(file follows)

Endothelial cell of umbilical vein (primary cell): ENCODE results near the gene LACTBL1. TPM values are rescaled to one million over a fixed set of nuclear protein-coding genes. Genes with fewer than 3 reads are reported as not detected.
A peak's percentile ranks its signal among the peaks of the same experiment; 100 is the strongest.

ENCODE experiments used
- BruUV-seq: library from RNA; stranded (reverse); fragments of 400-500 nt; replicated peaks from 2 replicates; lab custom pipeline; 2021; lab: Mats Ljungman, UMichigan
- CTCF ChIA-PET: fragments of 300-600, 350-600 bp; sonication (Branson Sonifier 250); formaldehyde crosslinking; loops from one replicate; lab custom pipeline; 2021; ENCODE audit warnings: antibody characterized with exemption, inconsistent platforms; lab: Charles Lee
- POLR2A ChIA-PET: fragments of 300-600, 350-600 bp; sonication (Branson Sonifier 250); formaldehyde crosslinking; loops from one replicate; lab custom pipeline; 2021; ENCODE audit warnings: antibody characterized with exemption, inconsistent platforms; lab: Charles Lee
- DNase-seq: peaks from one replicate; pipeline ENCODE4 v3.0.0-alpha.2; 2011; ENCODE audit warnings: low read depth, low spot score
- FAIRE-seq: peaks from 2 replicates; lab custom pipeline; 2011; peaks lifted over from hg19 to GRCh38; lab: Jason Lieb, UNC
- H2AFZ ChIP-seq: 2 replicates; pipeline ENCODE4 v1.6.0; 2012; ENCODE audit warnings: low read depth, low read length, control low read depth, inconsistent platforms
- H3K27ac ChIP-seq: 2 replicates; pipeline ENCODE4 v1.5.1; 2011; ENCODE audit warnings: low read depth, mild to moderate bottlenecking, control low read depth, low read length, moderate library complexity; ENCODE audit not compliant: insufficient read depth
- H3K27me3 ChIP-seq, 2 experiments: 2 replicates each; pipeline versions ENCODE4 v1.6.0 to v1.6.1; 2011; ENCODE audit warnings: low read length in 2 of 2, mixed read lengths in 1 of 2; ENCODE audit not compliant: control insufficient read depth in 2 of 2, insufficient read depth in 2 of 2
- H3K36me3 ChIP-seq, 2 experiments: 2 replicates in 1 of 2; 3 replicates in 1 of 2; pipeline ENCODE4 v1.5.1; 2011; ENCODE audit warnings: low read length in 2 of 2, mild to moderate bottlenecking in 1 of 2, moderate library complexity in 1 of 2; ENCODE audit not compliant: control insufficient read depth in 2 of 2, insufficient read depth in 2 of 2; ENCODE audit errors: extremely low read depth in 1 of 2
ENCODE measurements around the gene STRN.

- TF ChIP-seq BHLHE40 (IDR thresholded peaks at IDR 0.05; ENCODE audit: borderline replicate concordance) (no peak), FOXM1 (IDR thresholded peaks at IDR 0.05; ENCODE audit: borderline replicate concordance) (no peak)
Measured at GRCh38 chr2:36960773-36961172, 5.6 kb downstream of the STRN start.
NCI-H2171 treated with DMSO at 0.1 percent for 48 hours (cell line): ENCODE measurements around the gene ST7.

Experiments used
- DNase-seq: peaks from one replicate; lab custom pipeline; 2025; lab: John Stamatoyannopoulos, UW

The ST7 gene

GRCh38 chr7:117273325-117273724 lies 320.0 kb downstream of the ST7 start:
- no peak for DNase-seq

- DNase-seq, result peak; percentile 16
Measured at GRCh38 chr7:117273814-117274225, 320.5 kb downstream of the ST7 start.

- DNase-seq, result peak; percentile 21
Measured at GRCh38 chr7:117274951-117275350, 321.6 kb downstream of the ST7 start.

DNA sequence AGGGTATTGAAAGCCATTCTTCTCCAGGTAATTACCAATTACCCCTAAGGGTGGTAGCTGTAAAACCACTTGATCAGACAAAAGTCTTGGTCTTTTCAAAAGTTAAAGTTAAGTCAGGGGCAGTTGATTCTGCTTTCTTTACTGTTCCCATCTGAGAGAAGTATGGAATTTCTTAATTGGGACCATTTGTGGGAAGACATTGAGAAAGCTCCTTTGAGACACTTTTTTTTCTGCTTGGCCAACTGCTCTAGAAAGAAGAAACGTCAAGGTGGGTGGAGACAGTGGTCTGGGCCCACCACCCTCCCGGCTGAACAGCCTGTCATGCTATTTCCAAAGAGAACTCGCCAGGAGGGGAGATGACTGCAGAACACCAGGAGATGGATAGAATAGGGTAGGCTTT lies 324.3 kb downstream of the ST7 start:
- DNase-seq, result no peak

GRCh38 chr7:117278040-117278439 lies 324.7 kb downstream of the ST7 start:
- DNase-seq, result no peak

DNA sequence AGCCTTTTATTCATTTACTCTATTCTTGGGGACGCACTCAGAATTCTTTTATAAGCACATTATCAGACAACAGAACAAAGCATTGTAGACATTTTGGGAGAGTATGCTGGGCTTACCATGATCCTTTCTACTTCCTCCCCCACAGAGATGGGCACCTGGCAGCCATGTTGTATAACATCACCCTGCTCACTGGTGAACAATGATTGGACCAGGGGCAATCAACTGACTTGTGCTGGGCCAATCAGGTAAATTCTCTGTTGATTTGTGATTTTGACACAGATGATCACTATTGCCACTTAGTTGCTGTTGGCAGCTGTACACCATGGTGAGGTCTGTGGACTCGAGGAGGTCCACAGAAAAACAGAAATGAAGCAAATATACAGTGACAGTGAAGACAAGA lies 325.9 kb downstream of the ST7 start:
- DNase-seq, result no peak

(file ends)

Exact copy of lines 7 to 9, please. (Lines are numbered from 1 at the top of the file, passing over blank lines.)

- DNase-seq: peaks from one replicate; pipeline ENCODE4 v3.0.0-alpha.2; 2011; ENCODE audit warnings: low read depth, low spot score
- FAIRE-seq: peaks from 2 replicates; lab custom pipeline; 2011; peaks lifted over from hg19 to GRCh38; lab: Jason Lieb, UNC
- H2AFZ ChIP-seq: 2 replicates; pipeline ENCODE4 v1.6.0; 2012; ENCODE audit warnings: low read depth, low read length, control low read depth, inconsistent platforms